Unique Chicago COVID-19 virus linked to early cases in China, Northwestern study finds -Times

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Unique Chicago COVID-19 virus linked to early cases in China, Northwestern study finds -Times

A unique COVID-19 virus that spread through Chicago appears to link directly to an early outbreak in China and might not spread as easily and as rapidly as the virus prevalent in New York and elsewhere in the United States, according to new research.

In a preliminary study of genetic makeup of the coronavirus in Chicago, Northwestern University Feinberg School of Medicine researchers discovered a unique type that is more likely to be found in Chicago than in other parts of the country.

The aim from understanding the genetic difference in virus outbreaks better is to use that to develop effective vaccines.

After studying the genetic makeup of dozens of virus samples of nearly 90 people, the Northwestern researchers determined there were three main types of the virus found in Chicago.

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Almost 60 percent of the samples studied were closely related to the virus that is prevalent in New York, which has been traced to Europe.

Thirty percent of the samples belonged to a virus type largely unique to Chicago, which is closely related to the virus from China, the study found. It notes that the second confirmed case in the United States was in Chicago, after a woman traveled in Wuhan, China.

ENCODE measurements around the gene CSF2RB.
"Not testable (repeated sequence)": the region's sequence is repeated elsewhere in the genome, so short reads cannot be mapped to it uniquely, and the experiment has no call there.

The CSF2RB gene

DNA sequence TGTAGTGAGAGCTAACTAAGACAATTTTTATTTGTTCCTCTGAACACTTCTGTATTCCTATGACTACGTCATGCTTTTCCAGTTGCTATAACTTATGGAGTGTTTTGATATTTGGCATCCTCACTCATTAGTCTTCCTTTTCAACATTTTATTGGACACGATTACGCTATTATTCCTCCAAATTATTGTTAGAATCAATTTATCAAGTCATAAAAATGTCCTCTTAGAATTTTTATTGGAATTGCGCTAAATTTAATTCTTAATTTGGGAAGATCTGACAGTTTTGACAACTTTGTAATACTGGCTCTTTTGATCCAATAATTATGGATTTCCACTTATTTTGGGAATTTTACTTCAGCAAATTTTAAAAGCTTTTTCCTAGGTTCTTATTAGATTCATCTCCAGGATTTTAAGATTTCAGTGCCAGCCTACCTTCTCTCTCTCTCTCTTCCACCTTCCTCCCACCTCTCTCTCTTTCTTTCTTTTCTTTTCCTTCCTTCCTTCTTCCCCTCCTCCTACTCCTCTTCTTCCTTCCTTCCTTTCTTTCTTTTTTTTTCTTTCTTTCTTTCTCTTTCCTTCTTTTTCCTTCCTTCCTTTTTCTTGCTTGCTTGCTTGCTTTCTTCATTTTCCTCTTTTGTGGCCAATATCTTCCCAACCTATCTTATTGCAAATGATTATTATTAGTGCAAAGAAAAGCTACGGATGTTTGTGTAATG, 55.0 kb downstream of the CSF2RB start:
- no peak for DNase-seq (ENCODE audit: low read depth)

Fewer than 10 percent of the samples were of a type closely aligned with the virus in Washington state, lead investigator Dr. Egon Ozer said.

“This is one of the first studies we’re aware of that is able to show these different groups,” Ozer said. “Does it mean it will transmit more frequently or more easily to people? We don’t know that. But this kind of study starts us looking in that direction.”

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The research, which is preliminary and hasn’t been peer-reviewed, suggests that not all variations of the virus act the same, according to Ozer. Early findings suggest that the virus prevalent in New York might spread to people through the nose and throat at a higher rate than the virus that is unique to Chicago.

The research is giving scientists clues about different characteristics of the infections, though they caution that more research is needed.

“These differences might help us understand where a vaccine might be most effective,” Ozer said. “Wherever those differences are, this is a potential weakness in the virus.”

The study was done by collecting virus samples from COVID-19 tests for 88 patients in March. The genetic material was compared with 4,000 genetic samples from across the country and abroad collected in a research database.

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Brett Chase’s reporting on the environment and public health is made possible by a grant from The Chicago Community Trust.